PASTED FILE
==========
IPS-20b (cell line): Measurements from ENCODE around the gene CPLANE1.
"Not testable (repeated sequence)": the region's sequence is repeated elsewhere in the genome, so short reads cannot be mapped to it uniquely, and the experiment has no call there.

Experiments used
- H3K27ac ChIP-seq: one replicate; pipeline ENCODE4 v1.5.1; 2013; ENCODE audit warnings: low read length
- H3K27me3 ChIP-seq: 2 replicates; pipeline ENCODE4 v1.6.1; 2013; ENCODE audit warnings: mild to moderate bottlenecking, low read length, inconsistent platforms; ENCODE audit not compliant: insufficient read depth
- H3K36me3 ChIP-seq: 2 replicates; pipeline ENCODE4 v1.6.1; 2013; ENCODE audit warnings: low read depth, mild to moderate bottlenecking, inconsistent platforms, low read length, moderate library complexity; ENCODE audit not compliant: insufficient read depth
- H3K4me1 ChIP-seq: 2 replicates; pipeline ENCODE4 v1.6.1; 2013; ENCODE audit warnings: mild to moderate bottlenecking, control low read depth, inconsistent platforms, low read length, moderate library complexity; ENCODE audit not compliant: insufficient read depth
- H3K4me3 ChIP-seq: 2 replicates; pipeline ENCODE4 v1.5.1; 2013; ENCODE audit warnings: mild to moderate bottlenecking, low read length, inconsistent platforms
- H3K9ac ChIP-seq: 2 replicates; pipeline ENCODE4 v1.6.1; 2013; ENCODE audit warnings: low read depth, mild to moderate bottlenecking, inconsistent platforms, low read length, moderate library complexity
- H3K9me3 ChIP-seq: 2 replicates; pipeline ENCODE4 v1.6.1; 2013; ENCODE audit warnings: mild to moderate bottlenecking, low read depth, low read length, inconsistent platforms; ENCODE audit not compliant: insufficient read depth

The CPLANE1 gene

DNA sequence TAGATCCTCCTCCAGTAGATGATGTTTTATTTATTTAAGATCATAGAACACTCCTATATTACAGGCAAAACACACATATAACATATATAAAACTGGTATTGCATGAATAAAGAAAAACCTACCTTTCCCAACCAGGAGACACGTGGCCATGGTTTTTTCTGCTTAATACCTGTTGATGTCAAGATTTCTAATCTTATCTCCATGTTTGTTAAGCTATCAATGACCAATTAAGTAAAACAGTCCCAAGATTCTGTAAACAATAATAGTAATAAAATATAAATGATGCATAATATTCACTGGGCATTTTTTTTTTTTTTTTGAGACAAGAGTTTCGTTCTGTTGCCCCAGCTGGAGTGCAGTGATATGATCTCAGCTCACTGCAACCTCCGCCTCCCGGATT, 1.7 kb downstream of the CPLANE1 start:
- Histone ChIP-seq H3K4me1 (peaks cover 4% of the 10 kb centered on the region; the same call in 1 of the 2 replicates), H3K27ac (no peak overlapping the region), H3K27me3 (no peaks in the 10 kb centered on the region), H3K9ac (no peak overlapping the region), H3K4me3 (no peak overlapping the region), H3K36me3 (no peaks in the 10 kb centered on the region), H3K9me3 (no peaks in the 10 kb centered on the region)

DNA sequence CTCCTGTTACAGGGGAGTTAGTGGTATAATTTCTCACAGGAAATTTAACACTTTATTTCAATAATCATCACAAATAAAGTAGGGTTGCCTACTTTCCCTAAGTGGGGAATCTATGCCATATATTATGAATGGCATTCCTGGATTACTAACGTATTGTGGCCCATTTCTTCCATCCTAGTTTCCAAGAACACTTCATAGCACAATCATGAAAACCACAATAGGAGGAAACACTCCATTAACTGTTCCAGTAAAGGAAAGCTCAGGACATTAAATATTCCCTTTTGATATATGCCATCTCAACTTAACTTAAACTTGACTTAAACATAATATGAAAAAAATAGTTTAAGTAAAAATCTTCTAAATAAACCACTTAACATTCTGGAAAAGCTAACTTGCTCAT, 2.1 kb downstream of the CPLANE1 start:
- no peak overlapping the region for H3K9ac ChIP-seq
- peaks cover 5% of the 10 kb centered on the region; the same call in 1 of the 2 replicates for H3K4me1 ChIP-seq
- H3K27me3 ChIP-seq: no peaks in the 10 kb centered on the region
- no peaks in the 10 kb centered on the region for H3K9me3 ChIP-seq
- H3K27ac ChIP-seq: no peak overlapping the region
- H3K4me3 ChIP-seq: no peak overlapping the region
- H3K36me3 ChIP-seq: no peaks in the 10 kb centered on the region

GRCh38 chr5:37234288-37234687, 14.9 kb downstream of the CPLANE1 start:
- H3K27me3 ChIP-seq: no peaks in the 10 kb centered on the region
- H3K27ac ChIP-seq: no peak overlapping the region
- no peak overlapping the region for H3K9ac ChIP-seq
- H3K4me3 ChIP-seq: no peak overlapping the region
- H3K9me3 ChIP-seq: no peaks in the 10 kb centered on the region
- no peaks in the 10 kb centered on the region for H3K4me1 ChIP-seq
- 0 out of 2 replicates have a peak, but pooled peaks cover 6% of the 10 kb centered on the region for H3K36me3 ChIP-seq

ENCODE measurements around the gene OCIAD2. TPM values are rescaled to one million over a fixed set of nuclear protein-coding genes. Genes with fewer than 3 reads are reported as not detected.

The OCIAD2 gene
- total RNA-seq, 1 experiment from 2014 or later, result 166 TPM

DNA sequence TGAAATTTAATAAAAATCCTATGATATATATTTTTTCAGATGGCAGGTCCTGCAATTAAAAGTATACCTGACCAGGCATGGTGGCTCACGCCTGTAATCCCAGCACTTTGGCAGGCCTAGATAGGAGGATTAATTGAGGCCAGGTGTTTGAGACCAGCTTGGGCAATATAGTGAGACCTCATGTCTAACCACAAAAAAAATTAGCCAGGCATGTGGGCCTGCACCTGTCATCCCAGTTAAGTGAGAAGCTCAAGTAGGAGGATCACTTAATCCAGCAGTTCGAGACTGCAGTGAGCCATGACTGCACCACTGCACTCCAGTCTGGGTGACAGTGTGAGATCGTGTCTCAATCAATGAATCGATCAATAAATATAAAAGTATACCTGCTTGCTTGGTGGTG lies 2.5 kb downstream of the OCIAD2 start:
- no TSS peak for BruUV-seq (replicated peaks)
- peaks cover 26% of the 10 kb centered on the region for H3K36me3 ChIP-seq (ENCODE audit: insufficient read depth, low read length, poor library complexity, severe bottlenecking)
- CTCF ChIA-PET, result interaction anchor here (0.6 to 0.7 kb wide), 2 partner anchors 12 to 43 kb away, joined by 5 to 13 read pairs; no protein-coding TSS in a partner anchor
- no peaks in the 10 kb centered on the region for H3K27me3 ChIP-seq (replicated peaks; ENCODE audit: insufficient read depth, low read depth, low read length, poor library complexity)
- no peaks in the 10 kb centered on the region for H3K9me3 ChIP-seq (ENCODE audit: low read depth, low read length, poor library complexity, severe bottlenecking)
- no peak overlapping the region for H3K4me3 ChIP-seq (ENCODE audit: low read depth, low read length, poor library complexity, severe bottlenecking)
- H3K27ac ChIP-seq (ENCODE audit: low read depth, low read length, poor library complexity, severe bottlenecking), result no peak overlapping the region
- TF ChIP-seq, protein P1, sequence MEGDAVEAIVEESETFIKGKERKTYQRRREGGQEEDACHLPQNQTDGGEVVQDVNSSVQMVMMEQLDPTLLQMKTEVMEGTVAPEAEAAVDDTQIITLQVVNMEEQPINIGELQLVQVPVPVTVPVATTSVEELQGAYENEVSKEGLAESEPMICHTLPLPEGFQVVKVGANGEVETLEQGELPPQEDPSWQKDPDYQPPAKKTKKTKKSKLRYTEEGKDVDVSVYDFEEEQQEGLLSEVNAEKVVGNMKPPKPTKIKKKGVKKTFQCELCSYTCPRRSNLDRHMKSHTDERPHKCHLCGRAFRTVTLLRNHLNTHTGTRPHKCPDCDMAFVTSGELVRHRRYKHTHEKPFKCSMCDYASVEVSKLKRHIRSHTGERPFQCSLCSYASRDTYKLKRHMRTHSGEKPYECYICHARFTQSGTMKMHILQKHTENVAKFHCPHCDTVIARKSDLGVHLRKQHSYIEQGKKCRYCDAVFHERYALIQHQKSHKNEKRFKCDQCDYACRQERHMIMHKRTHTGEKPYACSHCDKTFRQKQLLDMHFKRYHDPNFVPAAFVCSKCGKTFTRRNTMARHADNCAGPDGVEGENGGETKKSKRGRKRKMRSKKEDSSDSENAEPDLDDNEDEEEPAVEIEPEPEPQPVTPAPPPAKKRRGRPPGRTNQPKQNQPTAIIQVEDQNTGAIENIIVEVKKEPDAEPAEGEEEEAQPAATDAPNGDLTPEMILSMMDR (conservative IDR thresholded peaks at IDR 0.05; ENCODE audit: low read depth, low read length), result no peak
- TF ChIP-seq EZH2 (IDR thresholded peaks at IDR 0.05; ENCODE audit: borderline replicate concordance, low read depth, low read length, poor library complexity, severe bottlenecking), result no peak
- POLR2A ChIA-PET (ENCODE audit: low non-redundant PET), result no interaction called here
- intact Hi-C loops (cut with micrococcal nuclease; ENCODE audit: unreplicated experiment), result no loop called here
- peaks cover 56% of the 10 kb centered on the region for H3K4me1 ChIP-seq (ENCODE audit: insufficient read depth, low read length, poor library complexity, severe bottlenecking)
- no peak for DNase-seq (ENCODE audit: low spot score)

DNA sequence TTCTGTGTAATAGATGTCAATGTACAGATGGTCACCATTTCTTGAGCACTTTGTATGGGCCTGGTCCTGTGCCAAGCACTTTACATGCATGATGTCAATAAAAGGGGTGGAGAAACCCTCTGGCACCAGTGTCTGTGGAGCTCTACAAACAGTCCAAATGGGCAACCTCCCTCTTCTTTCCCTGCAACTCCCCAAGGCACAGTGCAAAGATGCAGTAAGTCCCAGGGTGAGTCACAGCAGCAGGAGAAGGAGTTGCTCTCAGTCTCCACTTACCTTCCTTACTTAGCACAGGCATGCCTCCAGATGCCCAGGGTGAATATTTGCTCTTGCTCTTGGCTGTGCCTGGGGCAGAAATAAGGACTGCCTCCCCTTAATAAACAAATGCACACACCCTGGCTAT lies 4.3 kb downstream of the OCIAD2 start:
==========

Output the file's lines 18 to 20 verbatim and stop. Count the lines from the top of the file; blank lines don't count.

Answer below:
- no peaks in the 10 kb centered on the region for H3K9me3 ChIP-seq
- H3K27ac ChIP-seq: no peak overlapping the region
- H3K4me3 ChIP-seq: no peak overlapping the region